Philip Johnson's New York State Pavilion was designated a "National Treasure" earlier this week.

Just in time for its 50th anniversary, the 1964 World's Fair New York State Pavilion was named a "National Treasure" by the National Trust for Historic Preservation. The decision was made earlier this week. 

Falling into disrepair after years of neglect, the space-age structure, designed by Philip Johnson, is one of the few surviving Fair buildings at Flushing Meadows-Corona Park in Queens. Built with three components ("Tent of Tomorrow", three observation towers, and a "Theaterama"), the pavilion was a popular attraction in 1964 and 1965. It drew an estimated six million visitors.

Users could access an observation deck in the tallest of the towers via "Sky Streak" capsule elevators. The "Theaterama" exhibited pop art, including works by Andy Warhol and Roy Lichtenstein, and screened a film promoting New York State. Inside the "Tent of Tomorrow," a massive map of the state made of 567 terrazzo mosaic panels, sponsored by Texaco, sprawled out across 9,000 square feet.

Theaterama eventually became the Queens Theater, and a cylindrical glass addition was added. But the towers and the "Tent of Tomorrow" have fallen into serious disrepair. Still, the buildings are structurally sound and charming, so no one seems be calling for the wrecking ball.

But few redevelopment plans have surfaced. NYC Parks-commissioned studies estimate demolition would cost around $14 million while a renovation would cost somewhere between $43 and $52 million according to the New York Times.

The future for the pavilion remains uncertain, even after receiving "National Treasure" status, but enthusiasm for it is a high as ever. During Tuesday's ceremony to announce the NTHP designation, 2,500 people showed up, according to the Times, for a rare chance to put on a hard hat and check out the Tent of Tomorrow. The towers remained closed to the public during the event.

Below, a look at Philip Johnson's lasting contribution to the 1964 World's fair, from an optimistic beginning to an uncertain present:

One of the Brass Rail lunch bars at the World’s Fair, August 11, 1964. The towers at right are observation platforms, part of the New York State pavilion. (AP Photo/Marty Lederhandler)
The New York State pavilion at the World’s Fair on June 15, 1964. (AP Photo/J. Harris)
A 1964 file photo showing the roof of one of the pavilion's towers. (AP Photo/File)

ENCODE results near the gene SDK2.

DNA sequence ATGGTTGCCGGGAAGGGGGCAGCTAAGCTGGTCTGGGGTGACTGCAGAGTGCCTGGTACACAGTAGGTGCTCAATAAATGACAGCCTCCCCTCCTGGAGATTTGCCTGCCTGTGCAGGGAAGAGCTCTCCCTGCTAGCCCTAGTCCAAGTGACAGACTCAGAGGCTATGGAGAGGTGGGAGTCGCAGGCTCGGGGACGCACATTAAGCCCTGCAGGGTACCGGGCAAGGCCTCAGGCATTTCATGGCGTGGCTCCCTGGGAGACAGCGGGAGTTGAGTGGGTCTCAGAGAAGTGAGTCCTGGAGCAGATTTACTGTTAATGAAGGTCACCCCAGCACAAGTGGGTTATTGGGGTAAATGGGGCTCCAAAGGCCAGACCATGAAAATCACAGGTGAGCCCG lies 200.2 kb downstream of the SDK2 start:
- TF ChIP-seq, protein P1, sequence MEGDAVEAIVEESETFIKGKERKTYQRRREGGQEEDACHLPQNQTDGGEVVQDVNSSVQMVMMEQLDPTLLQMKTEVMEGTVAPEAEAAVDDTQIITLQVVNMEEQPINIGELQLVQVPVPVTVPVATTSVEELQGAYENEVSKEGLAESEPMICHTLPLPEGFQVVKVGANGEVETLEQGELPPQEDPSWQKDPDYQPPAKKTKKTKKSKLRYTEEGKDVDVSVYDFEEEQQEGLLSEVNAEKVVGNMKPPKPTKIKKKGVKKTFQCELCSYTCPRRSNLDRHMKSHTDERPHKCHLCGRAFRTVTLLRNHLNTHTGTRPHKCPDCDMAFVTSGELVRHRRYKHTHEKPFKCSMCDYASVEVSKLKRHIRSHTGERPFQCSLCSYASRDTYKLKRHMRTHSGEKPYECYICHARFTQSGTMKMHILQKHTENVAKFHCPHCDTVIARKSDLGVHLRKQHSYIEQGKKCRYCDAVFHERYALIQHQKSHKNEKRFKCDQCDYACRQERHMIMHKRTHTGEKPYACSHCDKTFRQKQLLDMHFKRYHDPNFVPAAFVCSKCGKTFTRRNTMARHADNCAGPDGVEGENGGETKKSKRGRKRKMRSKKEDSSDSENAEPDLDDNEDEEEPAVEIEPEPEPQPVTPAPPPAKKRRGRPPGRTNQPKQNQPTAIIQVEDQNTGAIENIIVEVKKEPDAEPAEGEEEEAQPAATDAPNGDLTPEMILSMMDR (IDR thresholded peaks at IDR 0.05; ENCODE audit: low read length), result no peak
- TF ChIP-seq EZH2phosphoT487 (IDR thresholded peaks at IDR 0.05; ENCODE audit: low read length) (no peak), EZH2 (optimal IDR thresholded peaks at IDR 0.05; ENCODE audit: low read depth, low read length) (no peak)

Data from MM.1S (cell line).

The pavilion today. Photo taken April 1, 2014. (AP Photo/Bebeto Matthews)
(AP Photo/Bebeto Matthews)

About the Author

Most Popular

  1. Coronavirus

    The Post-Pandemic Urban Future Is Already Here

    The coronavirus crisis stands to dramatically reshape cities around the world. But the biggest revolutions in urban space may have begun before the pandemic.

  2. Perspective

    In a Pandemic, We're All 'Transit Dependent'

    Now more than ever, public transportation is not just about ridership. Buses, trains, and subways make urban civilization possible.

  3. photo: San Francisco Municipal Transit Agency employees turn an empty cable car in San Francisco on March 4.
    Transportation

    As Coronavirus Quiets Streets, Some Cities Speed Road and Transit Fixes

    With cities in lockdown and workplaces closed, the big drop in traffic and transit riders allows road repair and construction projects to rush forward.

  4. Traffic-free Times Square in New York City
    Maps

    Mapping How Cities Are Reclaiming Street Space

    To help get essential workers around, cities are revising traffic patterns, suspending public transit fares, and making more room for bikes and pedestrians.

  5. A pedestrian wearing a protective face mask walks past a boarded up building in San Francisco, California, U.S., on Tuesday, March 24, 2020. Governors from coast to coast Friday told Americans not to leave home except for dire circumstances and ordered nonessential business to shut their doors.
    Equity

    The Geography of Coronavirus

    What do we know so far about the types of places that are more susceptible to the spread of Covid-19? In the U.S., density is just the beginning of the story.

×